Unification. Cooperation. Integration. Amalgamation. They are synonyms, but not the same. Muslim. Hindu. Jain. Christian. Sikh. They are synonyms, but not the same. Indian. Pakastani. Bengali. We were once synonyms, not the same, but now we exist as antonyms.
I grew up the child of two Indian-Muslim immigrants, a unique combination that never seemed to truly define who and what I exactly was. I often felt like an anomaly. You see, I grew up in America, with a religious background that is unique in Hindu-majority India. When attending mosque, I never felt like I belonged with the Pakistani-majority prayers, despite sharing their religion. When attending weddings, I never felt like I belonged with the Hindu-majority attendees, despite sharing a nationality. The hard truth is, Indians, Pakastanis and Bengalis have been taught to see each other as “other,” despite being from one gloriously-rich subcontinent that used to exist as one.
We argue, fight, and terrorize each other, political tensions running rampant, and societal integration becoming difficult. We judge, vilify, and look down upon each other, forgetting that once, we were united under one nation. The creation of Pakistan was rooted in deliberately weakening the entire original country, a ruse concocted by the British specifically meant to keep people on the subcontinent at odds with one another. After all, the British had learned how powerful unification could be; in 1857, the "Great Mutiny" broke out, where Hindus and Muslims jointly fought against the British. Learning from this, the British adopted the learned concept of “dividing and conquering.” Essentially, by separating the original India based on religion (where Pakistan was designated for Muslims, and the new India was created for Hindus), stressing that this was important for the people, the British ingeniously keep us fighting today. The division of India, and the artificial engineering of making it seem necessary for the survival of the people, was the perfect “f*ck you” the British could ever leave.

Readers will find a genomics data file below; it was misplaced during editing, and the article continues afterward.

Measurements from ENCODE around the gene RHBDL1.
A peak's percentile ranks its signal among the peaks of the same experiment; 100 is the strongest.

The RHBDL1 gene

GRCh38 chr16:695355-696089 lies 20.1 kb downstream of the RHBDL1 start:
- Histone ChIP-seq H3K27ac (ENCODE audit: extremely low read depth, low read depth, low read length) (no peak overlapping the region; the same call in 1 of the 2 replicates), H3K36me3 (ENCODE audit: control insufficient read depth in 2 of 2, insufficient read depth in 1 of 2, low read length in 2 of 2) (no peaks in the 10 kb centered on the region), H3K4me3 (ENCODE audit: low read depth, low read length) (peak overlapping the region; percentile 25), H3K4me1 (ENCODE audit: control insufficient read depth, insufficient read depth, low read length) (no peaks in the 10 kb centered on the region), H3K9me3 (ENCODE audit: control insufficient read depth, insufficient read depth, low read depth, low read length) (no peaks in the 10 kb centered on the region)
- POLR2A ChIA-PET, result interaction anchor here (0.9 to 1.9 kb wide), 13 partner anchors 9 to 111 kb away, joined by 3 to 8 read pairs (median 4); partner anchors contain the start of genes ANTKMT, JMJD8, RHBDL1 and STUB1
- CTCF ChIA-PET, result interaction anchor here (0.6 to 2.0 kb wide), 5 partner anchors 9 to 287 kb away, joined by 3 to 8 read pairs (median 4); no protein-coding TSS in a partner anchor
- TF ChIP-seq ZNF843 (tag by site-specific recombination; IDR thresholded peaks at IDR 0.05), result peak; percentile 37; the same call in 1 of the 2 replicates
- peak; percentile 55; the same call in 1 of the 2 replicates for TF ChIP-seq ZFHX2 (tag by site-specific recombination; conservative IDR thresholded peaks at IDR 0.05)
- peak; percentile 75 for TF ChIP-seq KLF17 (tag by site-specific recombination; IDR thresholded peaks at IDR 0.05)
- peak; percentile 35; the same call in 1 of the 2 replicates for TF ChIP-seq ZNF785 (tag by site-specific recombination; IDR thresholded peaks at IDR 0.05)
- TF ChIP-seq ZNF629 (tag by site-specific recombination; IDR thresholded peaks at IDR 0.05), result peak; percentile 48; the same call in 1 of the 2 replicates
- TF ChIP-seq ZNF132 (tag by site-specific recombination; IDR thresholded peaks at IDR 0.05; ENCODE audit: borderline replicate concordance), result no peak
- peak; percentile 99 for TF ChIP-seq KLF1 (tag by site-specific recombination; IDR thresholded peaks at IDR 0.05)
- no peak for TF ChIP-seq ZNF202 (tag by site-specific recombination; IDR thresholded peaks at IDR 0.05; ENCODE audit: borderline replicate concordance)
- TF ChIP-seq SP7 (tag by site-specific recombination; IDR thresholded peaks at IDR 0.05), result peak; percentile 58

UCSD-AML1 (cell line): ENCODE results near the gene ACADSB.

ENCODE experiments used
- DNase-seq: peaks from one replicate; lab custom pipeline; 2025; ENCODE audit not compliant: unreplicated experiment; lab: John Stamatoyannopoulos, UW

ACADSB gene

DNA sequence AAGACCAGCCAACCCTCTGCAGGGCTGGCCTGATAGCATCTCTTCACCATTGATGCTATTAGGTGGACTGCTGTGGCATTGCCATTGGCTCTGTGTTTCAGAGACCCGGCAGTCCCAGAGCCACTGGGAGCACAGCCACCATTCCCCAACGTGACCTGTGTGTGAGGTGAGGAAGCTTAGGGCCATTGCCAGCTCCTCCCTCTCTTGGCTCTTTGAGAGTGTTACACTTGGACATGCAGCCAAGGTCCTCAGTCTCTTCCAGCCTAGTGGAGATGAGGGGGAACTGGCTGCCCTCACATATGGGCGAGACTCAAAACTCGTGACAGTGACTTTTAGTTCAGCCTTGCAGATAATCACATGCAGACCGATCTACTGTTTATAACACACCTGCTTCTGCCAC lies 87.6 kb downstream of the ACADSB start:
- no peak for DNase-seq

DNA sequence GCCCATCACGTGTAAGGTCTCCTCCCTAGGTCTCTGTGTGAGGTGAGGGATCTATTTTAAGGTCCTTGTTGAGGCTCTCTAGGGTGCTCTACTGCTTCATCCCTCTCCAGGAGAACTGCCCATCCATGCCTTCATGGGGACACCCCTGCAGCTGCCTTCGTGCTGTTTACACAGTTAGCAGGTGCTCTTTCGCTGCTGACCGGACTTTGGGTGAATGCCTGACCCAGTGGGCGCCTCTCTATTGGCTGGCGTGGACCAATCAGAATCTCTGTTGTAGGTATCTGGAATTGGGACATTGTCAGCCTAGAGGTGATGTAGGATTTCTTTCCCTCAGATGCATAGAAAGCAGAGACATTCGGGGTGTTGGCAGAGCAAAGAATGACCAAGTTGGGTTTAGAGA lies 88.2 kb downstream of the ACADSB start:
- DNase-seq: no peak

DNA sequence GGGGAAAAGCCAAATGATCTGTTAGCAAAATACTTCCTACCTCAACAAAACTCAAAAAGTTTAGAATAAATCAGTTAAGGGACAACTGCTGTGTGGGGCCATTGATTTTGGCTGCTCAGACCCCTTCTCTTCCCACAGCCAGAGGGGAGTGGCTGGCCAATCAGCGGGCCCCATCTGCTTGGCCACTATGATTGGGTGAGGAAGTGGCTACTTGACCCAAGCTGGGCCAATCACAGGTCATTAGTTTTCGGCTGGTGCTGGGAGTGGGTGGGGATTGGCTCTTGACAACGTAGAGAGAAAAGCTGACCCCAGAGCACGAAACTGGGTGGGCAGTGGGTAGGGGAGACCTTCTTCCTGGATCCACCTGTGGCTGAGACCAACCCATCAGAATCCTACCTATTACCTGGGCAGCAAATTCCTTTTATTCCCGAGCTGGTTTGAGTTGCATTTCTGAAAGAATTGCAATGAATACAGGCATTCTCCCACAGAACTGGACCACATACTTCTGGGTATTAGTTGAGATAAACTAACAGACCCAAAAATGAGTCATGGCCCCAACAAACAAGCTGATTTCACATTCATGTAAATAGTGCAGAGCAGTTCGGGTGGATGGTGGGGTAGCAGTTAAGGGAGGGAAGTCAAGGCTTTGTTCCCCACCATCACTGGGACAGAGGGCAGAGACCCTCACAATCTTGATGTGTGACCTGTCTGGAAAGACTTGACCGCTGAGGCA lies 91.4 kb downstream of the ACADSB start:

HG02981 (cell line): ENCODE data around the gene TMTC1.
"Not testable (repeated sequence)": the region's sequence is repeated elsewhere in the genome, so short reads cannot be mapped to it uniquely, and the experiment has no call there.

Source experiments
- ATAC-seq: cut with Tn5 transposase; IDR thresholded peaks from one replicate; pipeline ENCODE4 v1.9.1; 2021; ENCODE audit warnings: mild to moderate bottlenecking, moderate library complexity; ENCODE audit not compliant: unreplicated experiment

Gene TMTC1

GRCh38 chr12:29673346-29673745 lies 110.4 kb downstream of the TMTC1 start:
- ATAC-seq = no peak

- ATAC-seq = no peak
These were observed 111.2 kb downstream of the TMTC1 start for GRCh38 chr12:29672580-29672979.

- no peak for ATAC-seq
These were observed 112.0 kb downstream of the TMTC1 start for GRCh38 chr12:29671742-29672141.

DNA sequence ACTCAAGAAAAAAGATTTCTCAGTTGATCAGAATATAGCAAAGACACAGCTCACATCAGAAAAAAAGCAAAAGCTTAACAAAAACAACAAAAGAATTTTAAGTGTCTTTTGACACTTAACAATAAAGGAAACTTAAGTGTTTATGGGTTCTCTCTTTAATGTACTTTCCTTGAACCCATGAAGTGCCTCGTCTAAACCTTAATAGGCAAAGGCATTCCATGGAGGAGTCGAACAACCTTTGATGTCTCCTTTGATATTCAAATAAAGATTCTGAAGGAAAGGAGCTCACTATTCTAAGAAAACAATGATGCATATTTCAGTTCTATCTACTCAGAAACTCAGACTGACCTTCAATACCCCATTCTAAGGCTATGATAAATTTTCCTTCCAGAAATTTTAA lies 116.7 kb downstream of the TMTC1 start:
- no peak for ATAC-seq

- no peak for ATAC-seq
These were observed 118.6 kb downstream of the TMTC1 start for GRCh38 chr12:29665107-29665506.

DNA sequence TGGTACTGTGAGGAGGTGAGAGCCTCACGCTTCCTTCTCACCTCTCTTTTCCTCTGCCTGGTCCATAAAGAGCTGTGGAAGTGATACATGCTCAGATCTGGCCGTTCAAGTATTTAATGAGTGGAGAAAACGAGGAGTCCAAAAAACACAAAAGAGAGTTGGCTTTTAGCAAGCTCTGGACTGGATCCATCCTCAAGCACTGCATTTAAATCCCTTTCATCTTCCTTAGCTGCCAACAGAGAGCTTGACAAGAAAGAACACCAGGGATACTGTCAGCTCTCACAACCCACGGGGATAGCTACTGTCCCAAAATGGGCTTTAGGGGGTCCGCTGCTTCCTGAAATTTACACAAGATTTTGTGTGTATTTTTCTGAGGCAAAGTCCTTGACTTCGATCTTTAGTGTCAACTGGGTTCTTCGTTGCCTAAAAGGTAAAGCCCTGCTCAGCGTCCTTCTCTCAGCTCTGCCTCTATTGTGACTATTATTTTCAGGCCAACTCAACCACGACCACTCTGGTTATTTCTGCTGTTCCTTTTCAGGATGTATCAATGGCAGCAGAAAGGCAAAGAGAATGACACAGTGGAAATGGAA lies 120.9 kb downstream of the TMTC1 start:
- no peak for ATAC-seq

After all, a divided nation is a weak nation, no matter how many doctors, engineers, and scientists it births. And dividing nations based on religion is even more disastrous, as the border lines are a perfect breeding ground for religious animosity. Before the Partition of 1947, “there were differences between Hindus and Muslims, but they would help each other like brothers and sisters. Hindus used to participate in Eid celebrations, and Muslims in Holi and Diwali” (1). Yet today, as the far-right BJP party takes control under Prime Minister Modi, being a Muslim has become increasingly dangerous in India.
I understand some anger is hard to let go of; people on the Indian subcontinent have not been kind to each other. Violence, terrorism, and guilt cannot be simply credited to one side. But I truly do not understand why the blame is volleyed back and forth between people that used to be one, when, in fact, it rests squarely on the shoulders of the British Empire. After all, we were synonyms but not the same. And though I know it is highly unlikely, I continue to wish that we could become synonyms but not the same, one day, once again existing as one people, one India.